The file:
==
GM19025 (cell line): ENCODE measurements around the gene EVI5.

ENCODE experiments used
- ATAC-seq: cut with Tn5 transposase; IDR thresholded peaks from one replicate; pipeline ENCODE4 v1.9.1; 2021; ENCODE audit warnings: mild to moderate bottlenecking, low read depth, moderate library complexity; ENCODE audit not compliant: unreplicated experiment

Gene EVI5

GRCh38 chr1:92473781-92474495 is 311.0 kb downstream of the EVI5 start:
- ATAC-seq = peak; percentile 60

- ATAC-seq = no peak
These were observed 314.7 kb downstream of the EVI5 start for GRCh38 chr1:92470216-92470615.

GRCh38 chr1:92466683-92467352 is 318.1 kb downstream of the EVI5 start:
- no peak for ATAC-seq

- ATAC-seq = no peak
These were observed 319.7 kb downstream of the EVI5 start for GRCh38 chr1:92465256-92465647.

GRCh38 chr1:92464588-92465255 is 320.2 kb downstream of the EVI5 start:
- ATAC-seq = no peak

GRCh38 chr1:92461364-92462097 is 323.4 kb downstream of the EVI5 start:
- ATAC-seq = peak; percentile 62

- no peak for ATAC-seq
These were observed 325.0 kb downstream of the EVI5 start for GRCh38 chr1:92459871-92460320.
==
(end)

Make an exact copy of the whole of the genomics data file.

GM19025 (cell line): ENCODE measurements around the gene EVI5.

ENCODE experiments used
- ATAC-seq: cut with Tn5 transposase; IDR thresholded peaks from one replicate; pipeline ENCODE4 v1.9.1; 2021; ENCODE audit warnings: mild to moderate bottlenecking, low read depth, moderate library complexity; ENCODE audit not compliant: unreplicated experiment

Gene EVI5

GRCh38 chr1:92473781-92474495 is 311.0 kb downstream of the EVI5 start:
- ATAC-seq = peak; percentile 60

- ATAC-seq = no peak
These were observed 314.7 kb downstream of the EVI5 start for GRCh38 chr1:92470216-92470615.

GRCh38 chr1:92466683-92467352 is 318.1 kb downstream of the EVI5 start:
- no peak for ATAC-seq

- ATAC-seq = no peak
These were observed 319.7 kb downstream of the EVI5 start for GRCh38 chr1:92465256-92465647.

GRCh38 chr1:92464588-92465255 is 320.2 kb downstream of the EVI5 start:
- ATAC-seq = no peak

GRCh38 chr1:92461364-92462097 is 323.4 kb downstream of the EVI5 start:
- ATAC-seq = peak; percentile 62

- no peak for ATAC-seq
These were observed 325.0 kb downstream of the EVI5 start for GRCh38 chr1:92459871-92460320.